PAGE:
Thin film Solar Panels

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Thin Film Solar Panels

Solar power technology has just taken a giant leap forward, enabling speedier growth of solar powered products and energy solutions in the everyday market. For years, solar power technology has been a part of everyday life – to the point where many people don’t even realize that they rely on solar power as much as they do. Most calculators, for example, are powered by solar technology, as are many garden lights, telephone booths, traffic lights, and much more.

However, solar technology has been largely unaffordable to the masses in a large scale, impeding the growth of this renewable energy market and of products that could otherwise help to reduce the consumer environmental footprint…until now.

A ground-breaking advance in solar power technology has affected the construction of solar panels. Instead of being made with hard glass, which is inflexible and potentially easy to break, new solar products can be made with a flexible solar panel that can be bended and even rolled up. The new solar technology panels are not only more resistant to breaking, but they are also less expensive than traditional crystalline silicone panels.

Here’s what you need to know about the new solar panels:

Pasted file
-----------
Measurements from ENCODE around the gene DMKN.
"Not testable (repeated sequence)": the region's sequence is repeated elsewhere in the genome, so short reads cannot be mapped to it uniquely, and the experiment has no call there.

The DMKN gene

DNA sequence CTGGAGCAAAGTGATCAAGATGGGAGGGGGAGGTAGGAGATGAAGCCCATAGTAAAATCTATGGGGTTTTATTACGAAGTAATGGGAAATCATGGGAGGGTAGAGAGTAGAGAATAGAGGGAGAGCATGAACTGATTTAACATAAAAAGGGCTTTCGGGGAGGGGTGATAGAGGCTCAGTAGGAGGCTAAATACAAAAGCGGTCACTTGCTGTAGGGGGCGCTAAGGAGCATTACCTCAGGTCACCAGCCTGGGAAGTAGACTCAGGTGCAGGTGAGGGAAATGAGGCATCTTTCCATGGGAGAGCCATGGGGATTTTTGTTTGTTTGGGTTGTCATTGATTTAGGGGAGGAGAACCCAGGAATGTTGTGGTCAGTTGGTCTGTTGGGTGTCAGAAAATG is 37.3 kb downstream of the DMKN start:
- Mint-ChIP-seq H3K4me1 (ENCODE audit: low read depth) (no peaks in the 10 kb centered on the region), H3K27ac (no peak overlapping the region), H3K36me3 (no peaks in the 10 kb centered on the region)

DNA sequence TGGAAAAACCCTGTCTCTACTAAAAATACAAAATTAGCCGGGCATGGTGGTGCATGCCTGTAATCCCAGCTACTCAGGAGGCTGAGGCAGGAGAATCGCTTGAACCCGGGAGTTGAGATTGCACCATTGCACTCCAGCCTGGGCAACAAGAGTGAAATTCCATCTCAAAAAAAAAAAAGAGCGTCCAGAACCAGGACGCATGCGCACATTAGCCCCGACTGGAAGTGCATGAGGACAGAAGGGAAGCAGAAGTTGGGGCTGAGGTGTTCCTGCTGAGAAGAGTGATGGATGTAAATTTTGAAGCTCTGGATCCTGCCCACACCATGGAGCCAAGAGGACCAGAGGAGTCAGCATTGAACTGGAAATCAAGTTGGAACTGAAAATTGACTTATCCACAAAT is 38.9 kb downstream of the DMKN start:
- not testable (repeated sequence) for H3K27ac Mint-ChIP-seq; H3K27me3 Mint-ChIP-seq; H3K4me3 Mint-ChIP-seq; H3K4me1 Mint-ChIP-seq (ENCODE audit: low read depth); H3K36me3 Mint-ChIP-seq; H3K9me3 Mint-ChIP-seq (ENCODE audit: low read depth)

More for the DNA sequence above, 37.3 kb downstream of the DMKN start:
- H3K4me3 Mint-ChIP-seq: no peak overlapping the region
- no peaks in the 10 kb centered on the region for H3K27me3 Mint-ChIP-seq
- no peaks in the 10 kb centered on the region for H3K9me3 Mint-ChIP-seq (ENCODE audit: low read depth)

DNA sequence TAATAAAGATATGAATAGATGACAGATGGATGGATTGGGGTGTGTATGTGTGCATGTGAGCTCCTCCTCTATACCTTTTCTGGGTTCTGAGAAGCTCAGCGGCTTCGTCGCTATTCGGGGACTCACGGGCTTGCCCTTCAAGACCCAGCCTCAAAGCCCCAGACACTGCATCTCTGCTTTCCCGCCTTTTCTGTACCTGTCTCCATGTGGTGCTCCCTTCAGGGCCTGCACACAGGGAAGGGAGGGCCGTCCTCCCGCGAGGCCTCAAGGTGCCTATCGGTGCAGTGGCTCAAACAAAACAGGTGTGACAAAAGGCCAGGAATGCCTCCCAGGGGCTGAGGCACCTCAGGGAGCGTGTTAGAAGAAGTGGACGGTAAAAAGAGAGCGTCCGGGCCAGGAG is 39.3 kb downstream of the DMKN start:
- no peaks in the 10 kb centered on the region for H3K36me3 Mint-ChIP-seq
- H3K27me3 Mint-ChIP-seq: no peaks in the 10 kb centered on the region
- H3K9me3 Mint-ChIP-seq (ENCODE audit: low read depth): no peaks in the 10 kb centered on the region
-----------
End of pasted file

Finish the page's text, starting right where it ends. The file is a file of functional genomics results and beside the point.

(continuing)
Flexibility

Because flexible solar panels are malleable, they can be used in a variety of settings. They are also easier to feel confident using in a broader market because they won’t get damaged easily, like some silicone solar panels.

Energy-efficiency

Flexible solar panels can convert about 10 percent of the energy from the sun into electricity. While silicone panels can convert up to 20 percent of the energy from the sun, they are also harder to afford and easy to break. However, it takes less energy to make the flexible solar panels.

Price

Some solar panel manufacturers claim that they can make thin-film photovoltaics for $1 per watt (crystalline silicone panels cost about $4 per watt to make). Crystalline silicone systems can be more expensive, in part, because of the costly silicone–which can take up as much as 50 percent of the cost of the panel.

As a result of all of the positive feedback and attention surrounding the flexible solar panels, major companies are focusing on manufacturing flexible solar panels rather than rigid silicone solar panels. General Electric, for example, has already stopped making silicone panels so that they can focus on creating the flexible solar panels.

Keep your eyes open for more information about flexible solar panels. Chances are good that this new technology will hit the ground running once it becomes a mainstream consumer product. It may be time to start thinking about how you might be able to install flexible solar powered technology into your home or business.

If you are eager for some more technical information on how to use your solar panels, stay tuned for the next article on how to integrate solar power technologies in your home.

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